63

I've got a piece of code similar to this:

import sys

def func1():
    func2()

def func2():
    raise Exception('test error')

def main():
    err = None

    try:
        func1()
    except:
        err = sys.exc_info()[1]
        pass

    # some extra processing, involving checking err details (if err is not None)

    # need to re-raise err so caller can do its own handling
    if err:
        raise err

if __name__ == '__main__':
    main()

When func2 raises an exception I receive the following traceback:

Traceback (most recent call last):
  File "err_test.py", line 25, in <module>
    main()
  File "err_test.py", line 22, in main
    raise err
Exception: test error

From here I don't see where the exception is coming from. The original traceback is lost.

How can I preserve original traceback and re-raise it? I want to see something similar to this:

Traceback (most recent call last):
  File "err_test.py", line 26, in <module>
    main()
  File "err_test.py", line 13, in main
    func1()
  File "err_test.py", line 4, in func1
    func2()
  File "err_test.py", line 7, in func2
    raise Exception('test error')
Exception: test error
108

A blank raise raises the last exception.

# need to re-raise err so caller can do its own handling
if err:
    raise

If you use raise something Python has no way of knowing if something was an exception just caught before, or a new exception with a new stack trace. That's why there is the blank raise that preserves the stack trace.

Reference here

  • 3
    Worth mentioning that this doesn't work in Python 3. – yprez Dec 14 '15 at 10:29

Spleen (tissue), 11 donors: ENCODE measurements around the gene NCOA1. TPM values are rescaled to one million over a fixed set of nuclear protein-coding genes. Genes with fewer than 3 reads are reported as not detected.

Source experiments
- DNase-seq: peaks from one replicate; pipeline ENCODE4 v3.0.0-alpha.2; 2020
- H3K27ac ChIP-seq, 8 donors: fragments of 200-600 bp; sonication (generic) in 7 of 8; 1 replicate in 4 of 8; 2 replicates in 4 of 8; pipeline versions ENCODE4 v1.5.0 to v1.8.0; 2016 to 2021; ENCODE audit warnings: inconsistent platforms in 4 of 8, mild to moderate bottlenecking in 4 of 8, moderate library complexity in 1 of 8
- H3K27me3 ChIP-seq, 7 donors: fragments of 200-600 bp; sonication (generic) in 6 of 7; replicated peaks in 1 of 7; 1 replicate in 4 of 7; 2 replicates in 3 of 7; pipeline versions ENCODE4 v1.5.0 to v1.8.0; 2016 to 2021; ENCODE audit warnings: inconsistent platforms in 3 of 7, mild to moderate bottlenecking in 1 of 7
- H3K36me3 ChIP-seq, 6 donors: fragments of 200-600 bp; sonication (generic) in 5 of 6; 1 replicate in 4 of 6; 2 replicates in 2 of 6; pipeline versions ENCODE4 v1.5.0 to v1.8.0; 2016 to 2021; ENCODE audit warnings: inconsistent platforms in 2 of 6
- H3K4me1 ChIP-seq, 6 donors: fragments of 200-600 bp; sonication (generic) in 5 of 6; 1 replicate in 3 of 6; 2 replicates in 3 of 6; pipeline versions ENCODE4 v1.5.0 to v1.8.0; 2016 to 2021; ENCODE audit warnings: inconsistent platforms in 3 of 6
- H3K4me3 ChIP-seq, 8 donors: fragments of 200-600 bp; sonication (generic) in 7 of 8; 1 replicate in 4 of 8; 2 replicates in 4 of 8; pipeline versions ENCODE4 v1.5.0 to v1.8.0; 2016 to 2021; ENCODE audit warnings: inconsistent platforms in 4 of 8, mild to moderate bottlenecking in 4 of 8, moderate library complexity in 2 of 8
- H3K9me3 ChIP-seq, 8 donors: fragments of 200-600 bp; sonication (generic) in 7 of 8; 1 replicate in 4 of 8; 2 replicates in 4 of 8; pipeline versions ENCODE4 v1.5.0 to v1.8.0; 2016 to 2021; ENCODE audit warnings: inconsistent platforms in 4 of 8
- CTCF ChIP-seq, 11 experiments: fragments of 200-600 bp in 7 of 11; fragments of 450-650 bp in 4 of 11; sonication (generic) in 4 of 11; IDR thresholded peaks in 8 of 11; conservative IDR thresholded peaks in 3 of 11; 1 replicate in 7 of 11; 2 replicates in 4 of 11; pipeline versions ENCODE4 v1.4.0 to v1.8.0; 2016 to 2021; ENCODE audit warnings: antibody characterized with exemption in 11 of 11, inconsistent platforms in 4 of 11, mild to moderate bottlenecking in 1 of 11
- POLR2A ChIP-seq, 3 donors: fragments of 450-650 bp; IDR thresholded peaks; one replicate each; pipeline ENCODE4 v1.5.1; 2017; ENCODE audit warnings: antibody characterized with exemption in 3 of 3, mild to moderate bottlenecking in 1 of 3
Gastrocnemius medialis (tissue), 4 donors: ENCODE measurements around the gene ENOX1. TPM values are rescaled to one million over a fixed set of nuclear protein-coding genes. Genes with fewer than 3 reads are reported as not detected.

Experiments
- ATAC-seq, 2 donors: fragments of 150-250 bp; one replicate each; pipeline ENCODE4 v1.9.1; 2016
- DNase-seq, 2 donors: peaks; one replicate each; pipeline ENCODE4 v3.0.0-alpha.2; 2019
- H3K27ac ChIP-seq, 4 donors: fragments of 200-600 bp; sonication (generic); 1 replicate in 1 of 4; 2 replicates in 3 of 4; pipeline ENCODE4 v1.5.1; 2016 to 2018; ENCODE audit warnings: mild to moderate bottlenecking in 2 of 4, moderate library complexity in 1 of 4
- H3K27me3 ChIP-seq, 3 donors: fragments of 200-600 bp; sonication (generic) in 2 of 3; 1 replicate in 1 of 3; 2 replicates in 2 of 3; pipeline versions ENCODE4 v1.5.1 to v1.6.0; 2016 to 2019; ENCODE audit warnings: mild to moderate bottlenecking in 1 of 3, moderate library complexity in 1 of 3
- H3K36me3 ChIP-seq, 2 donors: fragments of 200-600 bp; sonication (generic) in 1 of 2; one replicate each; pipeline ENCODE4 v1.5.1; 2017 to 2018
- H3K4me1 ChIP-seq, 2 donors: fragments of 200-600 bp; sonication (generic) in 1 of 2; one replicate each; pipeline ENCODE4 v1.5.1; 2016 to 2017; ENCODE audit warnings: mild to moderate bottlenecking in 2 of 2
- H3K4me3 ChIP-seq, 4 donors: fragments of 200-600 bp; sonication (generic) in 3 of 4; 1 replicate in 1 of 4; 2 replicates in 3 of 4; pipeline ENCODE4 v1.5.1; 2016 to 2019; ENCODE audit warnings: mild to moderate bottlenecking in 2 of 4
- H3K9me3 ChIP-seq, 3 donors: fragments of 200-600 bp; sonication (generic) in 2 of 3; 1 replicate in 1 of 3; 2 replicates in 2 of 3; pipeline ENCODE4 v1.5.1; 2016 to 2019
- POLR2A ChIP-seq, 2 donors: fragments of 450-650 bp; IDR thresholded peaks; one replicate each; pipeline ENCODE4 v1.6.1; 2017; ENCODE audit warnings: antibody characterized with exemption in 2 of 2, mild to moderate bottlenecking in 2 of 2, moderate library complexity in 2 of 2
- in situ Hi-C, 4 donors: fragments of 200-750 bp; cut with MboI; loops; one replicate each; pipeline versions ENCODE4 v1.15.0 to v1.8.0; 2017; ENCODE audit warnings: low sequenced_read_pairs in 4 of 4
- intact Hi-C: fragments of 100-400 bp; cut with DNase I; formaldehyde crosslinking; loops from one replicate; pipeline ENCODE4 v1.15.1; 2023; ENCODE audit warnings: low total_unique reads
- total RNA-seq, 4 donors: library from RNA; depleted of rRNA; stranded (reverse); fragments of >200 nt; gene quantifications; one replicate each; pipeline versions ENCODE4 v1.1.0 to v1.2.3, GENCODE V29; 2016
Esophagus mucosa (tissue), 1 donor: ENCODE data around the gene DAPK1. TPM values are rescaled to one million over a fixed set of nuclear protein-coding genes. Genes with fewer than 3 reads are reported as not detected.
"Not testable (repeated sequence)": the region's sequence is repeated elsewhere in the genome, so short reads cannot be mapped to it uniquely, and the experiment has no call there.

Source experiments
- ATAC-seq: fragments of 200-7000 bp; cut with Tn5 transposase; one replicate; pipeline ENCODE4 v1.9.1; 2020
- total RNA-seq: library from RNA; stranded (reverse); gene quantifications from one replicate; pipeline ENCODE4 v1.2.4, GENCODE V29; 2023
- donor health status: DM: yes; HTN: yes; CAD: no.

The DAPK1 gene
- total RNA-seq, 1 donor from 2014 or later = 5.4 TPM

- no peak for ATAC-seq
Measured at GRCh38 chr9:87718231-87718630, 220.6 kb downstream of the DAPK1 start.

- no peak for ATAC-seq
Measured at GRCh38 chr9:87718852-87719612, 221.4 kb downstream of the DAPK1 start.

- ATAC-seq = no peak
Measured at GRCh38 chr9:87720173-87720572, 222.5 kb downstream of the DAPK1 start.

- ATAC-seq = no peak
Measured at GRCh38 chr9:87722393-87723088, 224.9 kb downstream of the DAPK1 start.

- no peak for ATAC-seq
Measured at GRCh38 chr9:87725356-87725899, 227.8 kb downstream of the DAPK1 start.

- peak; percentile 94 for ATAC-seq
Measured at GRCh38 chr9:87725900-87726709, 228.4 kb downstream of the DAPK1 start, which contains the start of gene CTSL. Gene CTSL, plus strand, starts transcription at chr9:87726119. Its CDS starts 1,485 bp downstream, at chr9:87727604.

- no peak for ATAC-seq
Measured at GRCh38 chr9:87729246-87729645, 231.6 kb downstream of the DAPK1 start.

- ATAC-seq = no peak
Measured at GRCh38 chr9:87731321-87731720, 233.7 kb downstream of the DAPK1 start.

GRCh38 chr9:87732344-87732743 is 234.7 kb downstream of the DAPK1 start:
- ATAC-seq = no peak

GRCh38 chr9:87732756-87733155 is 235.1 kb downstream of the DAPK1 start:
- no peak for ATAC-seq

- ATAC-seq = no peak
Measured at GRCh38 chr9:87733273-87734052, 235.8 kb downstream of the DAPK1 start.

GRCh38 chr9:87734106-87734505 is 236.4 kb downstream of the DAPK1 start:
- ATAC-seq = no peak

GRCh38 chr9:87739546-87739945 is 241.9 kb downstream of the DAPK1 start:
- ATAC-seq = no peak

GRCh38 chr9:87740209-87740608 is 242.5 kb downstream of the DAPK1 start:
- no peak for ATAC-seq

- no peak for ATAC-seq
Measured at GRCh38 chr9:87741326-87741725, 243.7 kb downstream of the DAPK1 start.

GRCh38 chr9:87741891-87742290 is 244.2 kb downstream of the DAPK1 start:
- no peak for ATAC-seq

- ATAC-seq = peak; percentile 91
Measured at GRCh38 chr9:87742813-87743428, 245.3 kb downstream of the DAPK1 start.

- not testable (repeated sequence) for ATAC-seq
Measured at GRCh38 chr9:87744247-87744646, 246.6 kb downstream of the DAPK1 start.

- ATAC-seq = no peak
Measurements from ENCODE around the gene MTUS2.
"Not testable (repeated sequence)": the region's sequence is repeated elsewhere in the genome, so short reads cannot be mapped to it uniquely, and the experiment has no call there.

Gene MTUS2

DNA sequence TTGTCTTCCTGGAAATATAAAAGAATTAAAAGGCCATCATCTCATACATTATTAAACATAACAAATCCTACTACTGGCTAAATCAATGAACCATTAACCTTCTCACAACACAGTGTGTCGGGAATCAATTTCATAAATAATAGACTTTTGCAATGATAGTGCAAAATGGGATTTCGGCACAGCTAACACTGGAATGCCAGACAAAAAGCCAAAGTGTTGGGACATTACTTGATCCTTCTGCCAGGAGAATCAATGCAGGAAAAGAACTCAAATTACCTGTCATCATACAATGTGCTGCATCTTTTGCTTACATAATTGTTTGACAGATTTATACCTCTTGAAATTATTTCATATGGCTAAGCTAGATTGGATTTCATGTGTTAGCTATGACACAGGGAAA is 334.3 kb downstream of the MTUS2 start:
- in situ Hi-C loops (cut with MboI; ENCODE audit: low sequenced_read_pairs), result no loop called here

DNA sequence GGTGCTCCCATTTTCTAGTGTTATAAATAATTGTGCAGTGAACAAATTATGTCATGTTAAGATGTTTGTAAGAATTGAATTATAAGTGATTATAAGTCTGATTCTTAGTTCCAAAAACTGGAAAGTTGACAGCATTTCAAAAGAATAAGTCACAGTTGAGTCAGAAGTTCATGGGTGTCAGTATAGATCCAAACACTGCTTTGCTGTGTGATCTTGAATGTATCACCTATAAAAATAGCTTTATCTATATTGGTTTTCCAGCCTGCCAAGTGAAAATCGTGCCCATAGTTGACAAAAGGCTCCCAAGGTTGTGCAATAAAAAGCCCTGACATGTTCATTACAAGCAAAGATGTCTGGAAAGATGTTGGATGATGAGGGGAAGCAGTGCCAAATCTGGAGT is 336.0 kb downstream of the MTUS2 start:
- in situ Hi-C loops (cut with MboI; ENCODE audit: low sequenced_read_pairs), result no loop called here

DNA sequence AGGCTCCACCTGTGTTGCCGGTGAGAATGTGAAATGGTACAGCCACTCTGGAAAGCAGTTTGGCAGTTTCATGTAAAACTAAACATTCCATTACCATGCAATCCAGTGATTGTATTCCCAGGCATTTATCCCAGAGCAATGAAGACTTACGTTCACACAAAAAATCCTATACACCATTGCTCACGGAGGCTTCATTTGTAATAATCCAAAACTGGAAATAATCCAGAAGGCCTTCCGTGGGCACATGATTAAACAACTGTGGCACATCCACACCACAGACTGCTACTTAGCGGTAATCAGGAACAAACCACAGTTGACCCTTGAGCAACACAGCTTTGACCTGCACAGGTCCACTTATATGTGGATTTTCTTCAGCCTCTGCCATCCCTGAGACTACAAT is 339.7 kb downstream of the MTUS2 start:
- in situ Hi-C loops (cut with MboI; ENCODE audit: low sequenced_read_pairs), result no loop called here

• 14
    "This" in yprez's comment means "empty raise after leaving the except block." The bare "raise" does work in Python 3 (but only inside of the except block.) – jtniehof May 19 '16 at 15:31
61

It is possible to modify and rethrow an exception:

If no expressions are present, raise re-raises the last exception that was active in the current scope. If no exception is active in the current scope, a TypeError exception is raised indicating that this is an error (if running under IDLE, a Queue.Empty exception is raised instead).

Otherwise, raise evaluates the expressions to get three objects, using None as the value of omitted expressions. The first two objects are used to determine the type and value of the exception.

If a third object is present and not None, it must be a traceback object (see section The standard type hierarchy), and it is substituted instead of the current location as the place where the exception occurred. If the third object is present and not a traceback object or None, a TypeError exception is raised.

The three-expression form of raise is useful to re-raise an exception transparently in an except clause, but raise with no expressions should be preferred if the exception to be re-raised was the most recently active exception in the current scope.

So if you want to modify the exception and rethrow it, you can do this:

try:
    buggy_code_which_throws_exception()
except Exception as e:
    raise Exception, "The code is buggy: %s" % e, sys.exc_info()[2]
  • Interesting. The accepted answer handles the OP's use case better than this, but this is interesting as a more general answer. I can't see much use for it though since the traceback gets really misleading if you catch, say, a ValueError and raise a RuntimeError (you can't see, then, that a ValueError was ever involved), and the only cases I've come across personally when I've wanted to preserve the traceback but do something more complex than just raise with no arguments were cases where I wanted to raise an exception of a different type. – Mark Amery Mar 27 '13 at 15:27
  • 4
    I've used this to rethrow the same exception with a different message, including more details about the conditions that caused the exception, which are available in the outer scope but not the inner. – qris Apr 2 '13 at 10:20